Street of Shame (1956)
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Critic Reviews for Street of Shame
Of all the films about prostitution, Kenji Mizoguchi's Street of Shame, made in 1956 at the end of his career, is perhaps the greatest.
The settings are a far removed from the medieval landscapes of Ugetsu or The Life of Oharu, but Mizoguchi's focus on the plight of his women characters is as intent and heart-rending as ever.
The late Kenji Mizoguchi, who directed Ugetsu, failed to show as much imagination in this one as in that one.
Renowned for his masterful tales of women oppressed, Mizoguchi offers stinging condemnation of a Japanese tradition stretching back hundreds of years.
Audience Reviews for Street of Shame
Mizoguchi's last film illustrates why prostitutes "have" to do what they do, instead of only "why". The film follows many prostitutes working during a time when prostitution was being legally challenged in Japan. Their lives all intersect at a club where they serve new clients on a nightly basis. One prostitute is a ruthless con who ends up tricking a merchant out of his business and 250,000 yen. Another is a woman who sold herself to support her son, but her son, unable to deal with her profession and past, rejects her. Another sells her body to support her ill husband and infant child. Then there is one who is a young delinquent and we learn that she does so probably out of spite for her father's behavior in the past. The heartbreak of a prostitute who tries to flee the business but realizes that: her husband is using her, that married life is too difficult, and earning a living by other means doesn't pay enough, sums up how trapped the prostitutes are. It is strange and sad to see that all are in the profession for only money and desperately want to leave, but can never generate enough cash. The exception is Yat-chan who tricks the merchant, then in the end takes over his store and thus frees herself from the business. However, the departure of one prostitute signals the coming of another as we see a young girl on her first night trying to bring in customers; her uncomfort with her situation mirrors the audiences. The great effectiveness of the film lies in being able to portray the horrible and difficult lives of prostitutes so matter of factly, that is where the real shock lies.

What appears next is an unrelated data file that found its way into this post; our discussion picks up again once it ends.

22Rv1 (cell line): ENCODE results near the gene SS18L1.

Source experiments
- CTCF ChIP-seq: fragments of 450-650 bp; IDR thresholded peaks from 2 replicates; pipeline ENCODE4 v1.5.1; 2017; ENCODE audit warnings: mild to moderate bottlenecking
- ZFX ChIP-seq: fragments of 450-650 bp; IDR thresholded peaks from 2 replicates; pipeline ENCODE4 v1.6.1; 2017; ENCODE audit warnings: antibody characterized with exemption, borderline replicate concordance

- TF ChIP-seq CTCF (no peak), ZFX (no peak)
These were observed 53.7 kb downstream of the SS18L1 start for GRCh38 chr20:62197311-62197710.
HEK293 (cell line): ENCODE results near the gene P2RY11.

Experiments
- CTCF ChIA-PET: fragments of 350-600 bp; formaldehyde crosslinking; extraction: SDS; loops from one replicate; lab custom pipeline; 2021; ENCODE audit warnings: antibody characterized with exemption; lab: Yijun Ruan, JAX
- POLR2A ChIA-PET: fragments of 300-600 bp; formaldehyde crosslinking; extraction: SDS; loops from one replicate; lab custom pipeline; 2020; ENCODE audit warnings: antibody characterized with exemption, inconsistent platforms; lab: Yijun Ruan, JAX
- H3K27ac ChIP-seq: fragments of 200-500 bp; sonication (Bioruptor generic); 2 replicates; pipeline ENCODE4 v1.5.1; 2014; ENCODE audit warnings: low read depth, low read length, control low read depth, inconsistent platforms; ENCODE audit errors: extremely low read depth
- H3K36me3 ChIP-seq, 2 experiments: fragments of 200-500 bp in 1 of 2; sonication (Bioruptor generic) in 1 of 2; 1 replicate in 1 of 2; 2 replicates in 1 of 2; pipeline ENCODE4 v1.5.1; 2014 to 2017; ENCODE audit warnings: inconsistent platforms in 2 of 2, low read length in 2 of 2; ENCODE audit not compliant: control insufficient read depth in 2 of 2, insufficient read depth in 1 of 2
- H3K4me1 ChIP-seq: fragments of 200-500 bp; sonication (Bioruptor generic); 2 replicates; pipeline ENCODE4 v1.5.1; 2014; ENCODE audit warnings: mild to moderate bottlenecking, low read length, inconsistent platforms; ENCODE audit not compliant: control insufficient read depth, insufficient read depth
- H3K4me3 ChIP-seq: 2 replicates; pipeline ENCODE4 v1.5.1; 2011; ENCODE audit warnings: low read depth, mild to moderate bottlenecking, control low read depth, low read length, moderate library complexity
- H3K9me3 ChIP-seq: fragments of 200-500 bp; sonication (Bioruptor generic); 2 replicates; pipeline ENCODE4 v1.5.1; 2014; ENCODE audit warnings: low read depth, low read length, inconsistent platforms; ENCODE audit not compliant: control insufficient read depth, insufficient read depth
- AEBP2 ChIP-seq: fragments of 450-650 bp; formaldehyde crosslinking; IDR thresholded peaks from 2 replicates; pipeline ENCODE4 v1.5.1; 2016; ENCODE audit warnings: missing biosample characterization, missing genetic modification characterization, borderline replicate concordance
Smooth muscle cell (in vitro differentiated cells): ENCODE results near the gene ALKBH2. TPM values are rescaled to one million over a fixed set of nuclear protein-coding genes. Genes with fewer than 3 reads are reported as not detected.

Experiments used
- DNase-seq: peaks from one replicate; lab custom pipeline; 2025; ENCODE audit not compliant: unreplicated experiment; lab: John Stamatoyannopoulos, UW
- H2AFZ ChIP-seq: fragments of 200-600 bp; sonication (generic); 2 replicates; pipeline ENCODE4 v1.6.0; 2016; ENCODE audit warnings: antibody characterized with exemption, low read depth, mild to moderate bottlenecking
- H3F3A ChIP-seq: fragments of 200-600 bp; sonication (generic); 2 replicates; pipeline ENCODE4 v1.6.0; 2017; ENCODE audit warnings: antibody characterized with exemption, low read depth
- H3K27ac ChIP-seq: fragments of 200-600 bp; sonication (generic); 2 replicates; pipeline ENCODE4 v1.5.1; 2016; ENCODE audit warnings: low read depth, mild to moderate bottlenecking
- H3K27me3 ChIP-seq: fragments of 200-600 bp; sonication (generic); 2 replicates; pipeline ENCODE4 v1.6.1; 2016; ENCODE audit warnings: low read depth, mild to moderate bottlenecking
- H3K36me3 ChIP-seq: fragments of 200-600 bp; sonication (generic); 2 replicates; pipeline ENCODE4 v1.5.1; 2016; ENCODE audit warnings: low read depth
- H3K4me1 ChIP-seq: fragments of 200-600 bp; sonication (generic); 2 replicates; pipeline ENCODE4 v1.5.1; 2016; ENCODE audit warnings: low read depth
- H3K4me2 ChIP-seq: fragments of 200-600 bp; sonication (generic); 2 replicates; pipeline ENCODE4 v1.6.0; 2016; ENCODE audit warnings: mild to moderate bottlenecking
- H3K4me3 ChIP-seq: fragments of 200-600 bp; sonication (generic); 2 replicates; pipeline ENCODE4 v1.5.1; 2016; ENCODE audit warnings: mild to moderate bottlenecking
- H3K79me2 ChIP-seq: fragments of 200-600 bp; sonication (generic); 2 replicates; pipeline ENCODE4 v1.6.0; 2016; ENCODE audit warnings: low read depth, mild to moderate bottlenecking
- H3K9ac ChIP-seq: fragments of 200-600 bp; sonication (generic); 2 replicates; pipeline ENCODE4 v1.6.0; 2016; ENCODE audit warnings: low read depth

mizoguchi's last film sees the elegant geisha of his earlier period films fallen to the level of common prostitutes in the post war period. each of the five or so main characters have distinct personalities and very different reasons for and ways of dealing with their work and its consequences. machiko kyo, the beautiful ghost from ugetsu, is especially striking as cynical modern girl mickey.
[font=Century Gothic]"Street of Shame" takes place as a bill banning prostitution is debated while business as usual goes on in a brothel in the red light district in Tokyo where Yasumi(Ayako Wakao) is consistently the best earner. Hanae(Michiyo Kogure) and Yumeko(Aiko Mimasu) are also both mothers. Yumeko is trying to reconnect with her grown son while Hanae is the sole breadwinner for her ill, unemployed husband and infant son. Enter Mickey(Machiko Kyo), a brash newcomer...[/font] [font=Century Gothic][/font] [font=Century Gothic]Directed by Kenji Mizoguchi, "Street of Shame" is a bleak examination of prostitution in postwar Japan. The conclusion here is that outlawing it will not do anyone much good(and it has not anywhere else for that matter) because the underlying causes are found in the ruins of the economy. And it does seem that all of the women carry a huge debt around their necks and that in a extremely lean job market as this, this may be the only possible recourse. While this may seem desperate on their parts, the alternative is far, far worse.[/font]
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